Press Releases

Hensarling Statement on Finalized CEO Pay Ratio Rule


Washington, August 5, 2015 - Financial Services Committee Chairman Jeb Hensarling (R-TX) made the following statement after the Securities and Exchange Commission (SEC) voted today to finalize its CEO pay ratio rule. Last year, Chairman Hensarling along with Capital Markets and Government Sponsored Enterprises Subcommittee Chairman Scott Garrett (R-NJ) and Monetary Policy and Trade Subcommittee Chairman Bill Huizenga (R-MI) wrote a letter to SEC Chair Mary Jo White encouraging her and the Commission not to prioritize the completion of this controversial rule ahead of other much-needed rules, including many within the bipartisan JOBS Act.

“Under the Obama economic strategy of which Dodd-Frank is a central pillar, our anemic recovery has created 12.1 million fewer jobs than the average recovery since World War II. For more than a year now, the share of able-bodied Americans in the labor force has hovered at the lowest level in nearly 40 years. Small business startups are at the lowest level in a generation. This is simply unacceptable.

“That is why today’s 3-2 partisan vote is disappointing because it is the latest example of the SEC squandering its resources on rulemakings that do nothing to help small business startups and will instead harm U.S. companies and investors. The SEC has devoted thousands of man-hours and millions of dollars to finish rules mandated by the Dodd-Frank Act that neither address the causes of the financial crisis nor advance the SEC’s statutory mission.   Chair White prioritized this rulemaking to appease those that want a government regulator-controlled economy.  Instead of focusing on rules that would protect investors or facilitate capital formation for small and medium-sized businesses, Dodd-Frank decided to mandate disclosure rules that burden every U.S. public company that cost the economy billions of dollars without any material benefit.”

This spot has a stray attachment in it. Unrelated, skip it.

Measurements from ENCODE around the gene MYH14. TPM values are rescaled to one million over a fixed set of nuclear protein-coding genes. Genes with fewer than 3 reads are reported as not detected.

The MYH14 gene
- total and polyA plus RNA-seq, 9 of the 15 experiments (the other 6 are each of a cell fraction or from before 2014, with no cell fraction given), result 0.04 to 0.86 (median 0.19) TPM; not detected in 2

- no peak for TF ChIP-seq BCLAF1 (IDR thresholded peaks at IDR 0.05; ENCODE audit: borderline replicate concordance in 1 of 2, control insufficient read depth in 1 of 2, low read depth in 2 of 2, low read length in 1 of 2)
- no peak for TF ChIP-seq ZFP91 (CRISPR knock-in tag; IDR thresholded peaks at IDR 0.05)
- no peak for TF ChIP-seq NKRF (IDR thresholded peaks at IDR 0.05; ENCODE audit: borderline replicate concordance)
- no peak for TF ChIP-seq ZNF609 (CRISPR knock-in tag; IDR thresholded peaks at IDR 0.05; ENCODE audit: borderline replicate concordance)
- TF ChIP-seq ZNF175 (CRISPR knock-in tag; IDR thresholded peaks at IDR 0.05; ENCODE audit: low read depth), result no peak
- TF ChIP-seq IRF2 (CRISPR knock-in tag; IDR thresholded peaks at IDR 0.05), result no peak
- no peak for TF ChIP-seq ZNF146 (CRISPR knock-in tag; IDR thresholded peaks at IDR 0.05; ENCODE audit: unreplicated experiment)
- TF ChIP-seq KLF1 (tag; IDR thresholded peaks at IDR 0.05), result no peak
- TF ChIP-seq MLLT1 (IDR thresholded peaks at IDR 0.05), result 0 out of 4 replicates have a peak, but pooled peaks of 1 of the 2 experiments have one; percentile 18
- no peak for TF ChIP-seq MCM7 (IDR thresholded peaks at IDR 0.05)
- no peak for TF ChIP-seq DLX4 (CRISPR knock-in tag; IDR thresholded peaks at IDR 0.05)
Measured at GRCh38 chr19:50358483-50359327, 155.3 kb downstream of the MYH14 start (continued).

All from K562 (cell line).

“When businesses attempt to comply with this rule, some will seek to make up those costs by reducing their workforce.   I’m guessing that a worker who loses his or her job will take little comfort in knowing the ratio between the CEO’s pay and the salary that they are no longer receiving because Dodd-Frank has put them out of work.”

“This fall, the committee will consider legislation to repeal this provision, H.R. 414.  Congress and the SEC must do more to reform the current regulatory regime which shuts small companies out of the U.S. capital markets. That is why the committee has passed 14 capital formation bills this Congress to help these companies grow and create jobs. These bills and the SEC’s full implementation of the JOBS Act are what will truly help us recover from this failed era of Obamanomics.”

Print version of this document